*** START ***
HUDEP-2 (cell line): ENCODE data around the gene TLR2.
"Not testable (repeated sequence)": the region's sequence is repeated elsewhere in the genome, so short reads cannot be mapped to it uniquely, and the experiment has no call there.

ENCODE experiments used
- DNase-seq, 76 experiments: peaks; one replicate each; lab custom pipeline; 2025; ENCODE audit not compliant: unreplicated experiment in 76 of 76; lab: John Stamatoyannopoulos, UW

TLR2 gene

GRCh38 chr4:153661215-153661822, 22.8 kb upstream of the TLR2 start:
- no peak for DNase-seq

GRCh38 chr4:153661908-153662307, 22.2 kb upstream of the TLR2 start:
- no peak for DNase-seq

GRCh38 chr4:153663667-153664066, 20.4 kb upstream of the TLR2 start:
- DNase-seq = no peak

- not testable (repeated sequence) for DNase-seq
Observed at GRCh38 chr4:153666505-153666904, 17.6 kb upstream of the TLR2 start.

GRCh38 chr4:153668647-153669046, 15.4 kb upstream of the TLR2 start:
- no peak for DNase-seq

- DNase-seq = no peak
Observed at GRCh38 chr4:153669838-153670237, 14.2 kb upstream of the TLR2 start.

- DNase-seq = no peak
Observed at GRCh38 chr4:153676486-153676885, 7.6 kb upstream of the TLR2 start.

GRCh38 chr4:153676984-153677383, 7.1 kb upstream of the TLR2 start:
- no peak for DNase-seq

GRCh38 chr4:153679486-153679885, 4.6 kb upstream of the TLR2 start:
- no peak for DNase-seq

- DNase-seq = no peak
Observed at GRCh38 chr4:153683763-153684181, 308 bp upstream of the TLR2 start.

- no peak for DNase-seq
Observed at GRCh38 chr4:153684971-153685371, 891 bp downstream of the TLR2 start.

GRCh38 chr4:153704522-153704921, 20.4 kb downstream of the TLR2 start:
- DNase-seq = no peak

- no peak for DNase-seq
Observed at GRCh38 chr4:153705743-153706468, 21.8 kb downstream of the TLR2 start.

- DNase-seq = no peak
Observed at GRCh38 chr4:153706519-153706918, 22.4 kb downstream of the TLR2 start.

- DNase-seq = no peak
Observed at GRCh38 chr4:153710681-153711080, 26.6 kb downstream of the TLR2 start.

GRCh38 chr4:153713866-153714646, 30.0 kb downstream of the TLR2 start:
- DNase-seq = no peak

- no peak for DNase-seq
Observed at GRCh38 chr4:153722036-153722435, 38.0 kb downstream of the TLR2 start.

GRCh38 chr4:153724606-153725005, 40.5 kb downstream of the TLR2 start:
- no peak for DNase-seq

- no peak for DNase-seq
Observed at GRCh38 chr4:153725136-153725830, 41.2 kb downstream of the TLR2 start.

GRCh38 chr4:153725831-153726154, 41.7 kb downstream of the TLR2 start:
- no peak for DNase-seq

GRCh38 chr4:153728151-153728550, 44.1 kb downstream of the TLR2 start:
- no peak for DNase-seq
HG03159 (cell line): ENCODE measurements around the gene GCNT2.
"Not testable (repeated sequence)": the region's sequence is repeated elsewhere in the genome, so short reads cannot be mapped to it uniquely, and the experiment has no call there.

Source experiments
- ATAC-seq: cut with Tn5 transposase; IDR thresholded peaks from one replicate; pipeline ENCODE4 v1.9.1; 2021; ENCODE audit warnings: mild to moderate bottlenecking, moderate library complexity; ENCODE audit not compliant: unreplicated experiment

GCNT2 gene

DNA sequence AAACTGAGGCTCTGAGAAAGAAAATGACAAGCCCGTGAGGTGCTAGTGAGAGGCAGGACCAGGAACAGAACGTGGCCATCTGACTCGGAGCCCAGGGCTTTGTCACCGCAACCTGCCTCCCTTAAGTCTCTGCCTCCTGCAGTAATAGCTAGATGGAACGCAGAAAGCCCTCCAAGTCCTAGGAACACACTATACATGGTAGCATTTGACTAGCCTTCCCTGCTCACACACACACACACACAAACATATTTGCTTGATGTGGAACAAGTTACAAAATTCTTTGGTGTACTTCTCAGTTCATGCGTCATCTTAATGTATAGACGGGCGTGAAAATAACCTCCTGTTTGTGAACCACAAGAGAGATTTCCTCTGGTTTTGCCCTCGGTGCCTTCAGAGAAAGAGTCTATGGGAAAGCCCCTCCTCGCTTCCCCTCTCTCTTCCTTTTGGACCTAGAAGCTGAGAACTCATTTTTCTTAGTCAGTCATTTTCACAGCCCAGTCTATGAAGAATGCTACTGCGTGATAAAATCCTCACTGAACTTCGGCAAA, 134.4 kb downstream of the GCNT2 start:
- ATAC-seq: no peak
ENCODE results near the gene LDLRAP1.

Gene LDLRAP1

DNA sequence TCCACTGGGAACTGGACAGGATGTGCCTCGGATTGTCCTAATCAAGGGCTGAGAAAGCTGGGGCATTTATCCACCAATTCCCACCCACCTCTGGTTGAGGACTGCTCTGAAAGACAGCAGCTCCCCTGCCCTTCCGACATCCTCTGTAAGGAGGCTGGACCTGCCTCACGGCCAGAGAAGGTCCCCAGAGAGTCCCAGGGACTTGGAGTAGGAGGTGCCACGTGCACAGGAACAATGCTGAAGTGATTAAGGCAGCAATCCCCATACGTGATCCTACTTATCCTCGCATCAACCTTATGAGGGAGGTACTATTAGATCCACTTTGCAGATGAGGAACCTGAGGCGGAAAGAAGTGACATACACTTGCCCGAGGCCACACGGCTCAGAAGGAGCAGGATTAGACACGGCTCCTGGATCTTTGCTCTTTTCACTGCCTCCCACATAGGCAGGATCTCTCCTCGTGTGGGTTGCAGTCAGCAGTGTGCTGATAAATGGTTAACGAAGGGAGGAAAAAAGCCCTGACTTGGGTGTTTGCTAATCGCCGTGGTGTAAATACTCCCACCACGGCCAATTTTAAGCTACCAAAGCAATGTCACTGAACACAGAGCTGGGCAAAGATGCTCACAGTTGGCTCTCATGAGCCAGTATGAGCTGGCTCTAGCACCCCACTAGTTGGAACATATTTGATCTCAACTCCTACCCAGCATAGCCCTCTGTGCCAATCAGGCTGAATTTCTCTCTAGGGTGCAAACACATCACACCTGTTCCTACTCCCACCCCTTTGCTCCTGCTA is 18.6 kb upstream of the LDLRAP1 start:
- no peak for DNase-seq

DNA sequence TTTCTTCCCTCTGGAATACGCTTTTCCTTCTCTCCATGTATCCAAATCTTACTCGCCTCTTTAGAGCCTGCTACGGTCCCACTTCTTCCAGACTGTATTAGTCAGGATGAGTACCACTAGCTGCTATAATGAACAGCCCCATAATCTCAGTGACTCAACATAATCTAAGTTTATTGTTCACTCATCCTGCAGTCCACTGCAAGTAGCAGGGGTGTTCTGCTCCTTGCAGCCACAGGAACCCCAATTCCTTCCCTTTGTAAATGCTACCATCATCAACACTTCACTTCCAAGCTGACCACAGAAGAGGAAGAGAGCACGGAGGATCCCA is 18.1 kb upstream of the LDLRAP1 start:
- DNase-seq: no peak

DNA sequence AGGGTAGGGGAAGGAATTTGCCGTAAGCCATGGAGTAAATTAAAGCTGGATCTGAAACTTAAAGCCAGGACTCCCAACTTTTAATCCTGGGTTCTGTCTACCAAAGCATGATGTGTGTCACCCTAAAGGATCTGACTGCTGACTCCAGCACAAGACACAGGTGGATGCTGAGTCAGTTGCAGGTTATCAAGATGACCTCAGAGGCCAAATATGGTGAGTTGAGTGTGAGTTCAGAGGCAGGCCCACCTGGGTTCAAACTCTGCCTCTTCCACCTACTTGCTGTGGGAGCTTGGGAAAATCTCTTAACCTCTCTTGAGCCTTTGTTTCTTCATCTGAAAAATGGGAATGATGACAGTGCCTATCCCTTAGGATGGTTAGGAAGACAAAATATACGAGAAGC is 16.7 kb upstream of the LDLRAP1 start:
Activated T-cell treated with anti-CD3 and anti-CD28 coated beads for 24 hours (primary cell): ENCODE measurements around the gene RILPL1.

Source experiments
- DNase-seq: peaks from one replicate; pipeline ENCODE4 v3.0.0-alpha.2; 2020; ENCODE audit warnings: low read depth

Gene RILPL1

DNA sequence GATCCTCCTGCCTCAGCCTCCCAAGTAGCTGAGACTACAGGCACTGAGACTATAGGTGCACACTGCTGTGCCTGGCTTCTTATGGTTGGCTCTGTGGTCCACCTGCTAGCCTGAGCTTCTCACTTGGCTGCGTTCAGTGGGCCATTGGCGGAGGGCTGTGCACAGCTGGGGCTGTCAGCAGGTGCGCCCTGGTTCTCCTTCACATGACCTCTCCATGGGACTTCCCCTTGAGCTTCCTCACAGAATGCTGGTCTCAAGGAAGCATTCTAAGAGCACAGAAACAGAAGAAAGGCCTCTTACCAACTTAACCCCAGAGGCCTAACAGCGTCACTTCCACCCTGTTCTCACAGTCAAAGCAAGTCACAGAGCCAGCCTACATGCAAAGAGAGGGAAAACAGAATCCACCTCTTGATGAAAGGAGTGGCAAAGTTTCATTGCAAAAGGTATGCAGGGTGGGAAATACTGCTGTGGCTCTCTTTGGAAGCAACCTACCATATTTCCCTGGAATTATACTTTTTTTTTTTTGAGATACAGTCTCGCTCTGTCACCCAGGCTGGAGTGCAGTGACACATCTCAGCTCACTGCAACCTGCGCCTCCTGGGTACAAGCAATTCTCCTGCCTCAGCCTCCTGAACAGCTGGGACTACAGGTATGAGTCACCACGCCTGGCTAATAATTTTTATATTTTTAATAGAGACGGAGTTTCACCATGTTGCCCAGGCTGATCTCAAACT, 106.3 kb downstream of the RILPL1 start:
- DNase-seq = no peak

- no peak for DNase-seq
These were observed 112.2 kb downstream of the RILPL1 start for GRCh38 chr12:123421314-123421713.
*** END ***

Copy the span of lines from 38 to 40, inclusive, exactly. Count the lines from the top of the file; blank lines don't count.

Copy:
- no peak for DNase-seq
Observed at GRCh38 chr4:153722036-153722435, 38.0 kb downstream of the TLR2 start.

GRCh38 chr4:153724606-153725005, 40.5 kb downstream of the TLR2 start: